Originally I said ‘kiss a stranger at midnight’ and ‘don’t have an orgy’, and we managed to only mess up the first part, so overall it was a reasonably successful New Years Eve. I was pretending to be comfortable in a short red dress that clung to my fat, and was thinking about all the ways I could be better.
I hate this about New Years. You spend each day leading up to it berating yourself and then, afterwards, you once again make grandiose plans you will not achieve. It didn’t help that this year I need to reorient my career trajectory lest I “waste” my degree – something that is rather hard to do when you have no real idea of what would make you feel truly great and pays bills.
When I was younger I had a lot of plans for life that I was completely confident I would achieve (knowing it would be with hard work on my part). Now I’m an adult I end up thinking about health and roofs and the ability to get outside the house at least once a week.
So I get stuck on 1) be fitter, 2) have money to do fun things, 3) do something incredibly wonderful with my life. These are are not helpful goals in any way. These are goals I want to achieve merely to inspire fantastic amounts of jealousy because on some level I gage my success on how much other people go ‘ooooo’.
Which brings me to writing essays (because journalism in my lazed mind requires too much research), and making podcasts (about what I do not know) which I have toyed with for a very long while. Yet New Years resolutions are not truly about the small things I can do to help myself, but are centred about the inevitable success I think I will find from them. When I say essays and podcasts what I really mean are adoring fans and money and talks and prizes.
Yes, I will write essays, I say, and people will fix quotes on black and white portraits of me and share them on social media to show how wise they are. And then I don’t write because I feel I have nothing to really say, and I don’t write because I write in a terrible rolling style which needs actual practice to improve. You tend to reach a point where you want to be the focus of a painful event just so you can create something that plunges the depths of human experience. That’s what essays are – a powerful way to write humanity. I can’t claim that. My life has been far too good that even the bad things sound like the whining of Veruca Salt.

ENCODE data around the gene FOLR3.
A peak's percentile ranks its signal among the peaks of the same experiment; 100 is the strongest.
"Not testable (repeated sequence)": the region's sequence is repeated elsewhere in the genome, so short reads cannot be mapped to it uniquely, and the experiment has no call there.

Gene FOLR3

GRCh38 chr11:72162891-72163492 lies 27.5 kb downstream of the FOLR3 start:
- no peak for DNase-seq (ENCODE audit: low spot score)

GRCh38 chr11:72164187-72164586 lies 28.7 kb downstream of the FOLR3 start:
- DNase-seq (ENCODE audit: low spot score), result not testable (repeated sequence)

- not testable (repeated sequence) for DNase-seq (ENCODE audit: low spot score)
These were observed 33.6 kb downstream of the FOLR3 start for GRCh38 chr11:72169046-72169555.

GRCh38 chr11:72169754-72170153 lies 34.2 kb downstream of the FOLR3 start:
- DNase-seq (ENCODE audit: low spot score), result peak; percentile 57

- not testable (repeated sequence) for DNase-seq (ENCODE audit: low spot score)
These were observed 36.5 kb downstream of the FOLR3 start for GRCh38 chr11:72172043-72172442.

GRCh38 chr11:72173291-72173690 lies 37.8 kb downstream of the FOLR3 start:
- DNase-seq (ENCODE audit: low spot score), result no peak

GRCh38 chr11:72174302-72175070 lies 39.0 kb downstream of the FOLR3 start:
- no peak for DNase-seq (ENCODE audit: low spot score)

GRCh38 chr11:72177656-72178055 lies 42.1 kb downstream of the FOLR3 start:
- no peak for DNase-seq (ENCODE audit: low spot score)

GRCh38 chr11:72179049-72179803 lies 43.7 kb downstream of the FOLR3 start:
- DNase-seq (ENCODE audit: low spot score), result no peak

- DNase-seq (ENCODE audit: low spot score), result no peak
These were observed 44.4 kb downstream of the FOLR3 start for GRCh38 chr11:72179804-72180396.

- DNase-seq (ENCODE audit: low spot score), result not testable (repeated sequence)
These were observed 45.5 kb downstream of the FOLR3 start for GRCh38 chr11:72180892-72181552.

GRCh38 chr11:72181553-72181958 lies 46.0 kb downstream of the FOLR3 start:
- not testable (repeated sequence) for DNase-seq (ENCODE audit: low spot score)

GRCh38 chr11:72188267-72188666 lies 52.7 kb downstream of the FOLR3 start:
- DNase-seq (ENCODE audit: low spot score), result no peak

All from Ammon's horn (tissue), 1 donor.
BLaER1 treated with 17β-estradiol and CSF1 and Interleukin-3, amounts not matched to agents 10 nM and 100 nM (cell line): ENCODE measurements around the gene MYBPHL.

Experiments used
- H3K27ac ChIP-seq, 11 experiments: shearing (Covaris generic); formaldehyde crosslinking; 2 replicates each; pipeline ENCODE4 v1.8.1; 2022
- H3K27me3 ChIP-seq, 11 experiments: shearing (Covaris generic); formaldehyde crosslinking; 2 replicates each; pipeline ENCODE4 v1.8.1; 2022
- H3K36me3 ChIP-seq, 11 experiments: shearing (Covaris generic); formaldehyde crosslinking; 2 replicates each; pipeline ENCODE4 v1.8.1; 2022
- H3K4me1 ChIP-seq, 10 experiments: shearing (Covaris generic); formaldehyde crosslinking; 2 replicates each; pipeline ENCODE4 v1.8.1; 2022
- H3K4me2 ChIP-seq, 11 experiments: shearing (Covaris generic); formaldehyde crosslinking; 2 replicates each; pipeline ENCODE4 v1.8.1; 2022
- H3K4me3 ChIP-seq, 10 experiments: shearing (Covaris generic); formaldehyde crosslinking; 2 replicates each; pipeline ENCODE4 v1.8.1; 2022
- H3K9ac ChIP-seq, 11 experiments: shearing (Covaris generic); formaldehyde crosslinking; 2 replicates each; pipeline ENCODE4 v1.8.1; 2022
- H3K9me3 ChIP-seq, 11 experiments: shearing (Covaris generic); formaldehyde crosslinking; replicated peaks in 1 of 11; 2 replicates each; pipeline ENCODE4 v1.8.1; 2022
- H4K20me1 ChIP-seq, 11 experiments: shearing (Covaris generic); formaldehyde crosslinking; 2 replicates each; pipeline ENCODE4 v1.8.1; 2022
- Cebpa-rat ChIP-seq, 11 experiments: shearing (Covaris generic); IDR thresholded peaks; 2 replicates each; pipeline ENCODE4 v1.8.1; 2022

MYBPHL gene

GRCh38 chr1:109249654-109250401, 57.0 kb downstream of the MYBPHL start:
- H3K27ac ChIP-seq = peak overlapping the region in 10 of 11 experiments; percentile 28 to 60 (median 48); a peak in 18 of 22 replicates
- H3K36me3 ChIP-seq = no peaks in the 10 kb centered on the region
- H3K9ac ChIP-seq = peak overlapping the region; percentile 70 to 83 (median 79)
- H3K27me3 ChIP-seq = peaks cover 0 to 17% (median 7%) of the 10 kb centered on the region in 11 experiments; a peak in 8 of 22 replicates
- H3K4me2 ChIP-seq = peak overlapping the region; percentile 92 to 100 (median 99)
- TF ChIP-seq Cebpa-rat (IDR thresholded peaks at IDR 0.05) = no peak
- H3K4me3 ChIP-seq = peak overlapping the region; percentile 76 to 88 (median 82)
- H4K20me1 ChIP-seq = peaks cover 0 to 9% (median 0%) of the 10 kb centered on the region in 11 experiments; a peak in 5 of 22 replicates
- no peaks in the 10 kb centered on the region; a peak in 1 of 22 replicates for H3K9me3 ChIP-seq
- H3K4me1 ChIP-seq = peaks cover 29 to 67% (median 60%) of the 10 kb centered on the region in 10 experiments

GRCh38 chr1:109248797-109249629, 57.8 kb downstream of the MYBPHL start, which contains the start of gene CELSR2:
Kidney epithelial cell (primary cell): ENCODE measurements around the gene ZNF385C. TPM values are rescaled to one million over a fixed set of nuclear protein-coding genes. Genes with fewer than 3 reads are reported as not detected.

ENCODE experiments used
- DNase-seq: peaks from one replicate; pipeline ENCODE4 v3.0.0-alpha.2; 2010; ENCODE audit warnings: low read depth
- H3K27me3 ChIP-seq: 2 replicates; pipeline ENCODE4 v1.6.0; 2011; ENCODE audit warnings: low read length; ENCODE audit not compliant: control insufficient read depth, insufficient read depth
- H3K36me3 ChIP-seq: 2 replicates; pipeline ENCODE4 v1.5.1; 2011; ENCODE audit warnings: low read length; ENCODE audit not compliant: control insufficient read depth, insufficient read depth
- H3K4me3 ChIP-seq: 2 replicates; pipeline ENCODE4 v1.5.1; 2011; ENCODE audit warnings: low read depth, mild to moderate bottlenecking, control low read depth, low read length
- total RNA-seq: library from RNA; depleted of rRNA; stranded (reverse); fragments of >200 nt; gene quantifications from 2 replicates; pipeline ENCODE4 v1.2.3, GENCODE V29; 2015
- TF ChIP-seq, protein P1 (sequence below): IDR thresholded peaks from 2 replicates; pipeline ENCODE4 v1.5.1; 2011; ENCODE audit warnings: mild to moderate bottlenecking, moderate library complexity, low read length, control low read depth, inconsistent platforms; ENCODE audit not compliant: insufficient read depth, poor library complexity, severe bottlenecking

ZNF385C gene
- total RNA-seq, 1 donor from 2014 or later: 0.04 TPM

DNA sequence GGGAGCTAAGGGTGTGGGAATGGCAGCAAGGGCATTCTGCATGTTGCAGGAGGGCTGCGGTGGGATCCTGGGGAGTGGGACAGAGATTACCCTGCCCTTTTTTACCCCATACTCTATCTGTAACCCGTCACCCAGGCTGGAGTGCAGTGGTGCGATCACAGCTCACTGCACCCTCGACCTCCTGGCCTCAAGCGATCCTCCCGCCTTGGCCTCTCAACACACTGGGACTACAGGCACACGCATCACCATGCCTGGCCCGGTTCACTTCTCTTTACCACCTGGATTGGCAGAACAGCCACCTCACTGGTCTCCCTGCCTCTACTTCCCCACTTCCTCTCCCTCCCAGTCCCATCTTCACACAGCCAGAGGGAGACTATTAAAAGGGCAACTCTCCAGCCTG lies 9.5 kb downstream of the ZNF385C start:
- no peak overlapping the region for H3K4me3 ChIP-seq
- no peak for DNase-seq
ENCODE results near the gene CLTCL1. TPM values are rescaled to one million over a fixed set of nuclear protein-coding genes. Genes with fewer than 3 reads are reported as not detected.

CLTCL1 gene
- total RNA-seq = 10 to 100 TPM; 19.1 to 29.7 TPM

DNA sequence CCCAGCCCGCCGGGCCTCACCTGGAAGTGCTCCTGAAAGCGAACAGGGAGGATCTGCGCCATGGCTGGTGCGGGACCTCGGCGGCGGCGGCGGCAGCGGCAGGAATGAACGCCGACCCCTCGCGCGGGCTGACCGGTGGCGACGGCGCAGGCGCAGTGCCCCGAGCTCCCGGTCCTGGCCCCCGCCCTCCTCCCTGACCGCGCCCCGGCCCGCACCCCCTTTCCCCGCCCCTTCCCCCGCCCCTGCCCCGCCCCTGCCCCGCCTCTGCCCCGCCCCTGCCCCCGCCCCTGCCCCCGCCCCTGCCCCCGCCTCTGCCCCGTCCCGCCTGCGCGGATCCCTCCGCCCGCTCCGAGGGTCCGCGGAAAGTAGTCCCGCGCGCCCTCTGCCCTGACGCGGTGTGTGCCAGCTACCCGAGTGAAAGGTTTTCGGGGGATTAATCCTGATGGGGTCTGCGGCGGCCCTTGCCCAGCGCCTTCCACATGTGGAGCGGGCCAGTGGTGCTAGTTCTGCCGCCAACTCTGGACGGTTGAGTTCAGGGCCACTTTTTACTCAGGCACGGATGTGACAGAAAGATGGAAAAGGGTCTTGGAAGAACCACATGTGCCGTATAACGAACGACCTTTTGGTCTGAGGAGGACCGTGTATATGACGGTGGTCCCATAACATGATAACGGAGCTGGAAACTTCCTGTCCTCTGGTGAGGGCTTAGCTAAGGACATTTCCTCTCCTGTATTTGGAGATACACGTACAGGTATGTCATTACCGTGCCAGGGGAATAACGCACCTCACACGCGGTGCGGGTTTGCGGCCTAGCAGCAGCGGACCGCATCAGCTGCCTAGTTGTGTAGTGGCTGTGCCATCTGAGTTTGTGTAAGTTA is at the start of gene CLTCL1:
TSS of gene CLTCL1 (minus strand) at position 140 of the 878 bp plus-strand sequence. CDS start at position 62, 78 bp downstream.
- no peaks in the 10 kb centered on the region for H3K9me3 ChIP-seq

I want to be legitimate and fully-formed from the first moment. The fear of work, of proving that expectations of others are inflated, is so deep in me. Like most people with impossible desires, I decide instead to remember a single moment of genius from my high school days and hold it up as the sole example of potential – a great proof of possibility. New Years becomes worrying about how any move I make might transform my future historical record of serious, intellectual, literary work into something less than perfect. It’s what I do, I yearn for greatness. I want to make something that will last longer in your mind than the time it takes to read.
I could pretend I am having a great epiphany but I’m not. The difference between 2014 and 2015 is not really there. I’m still me. I’ll still think I can do better than I can. I’ll try a little more though. That should count for something.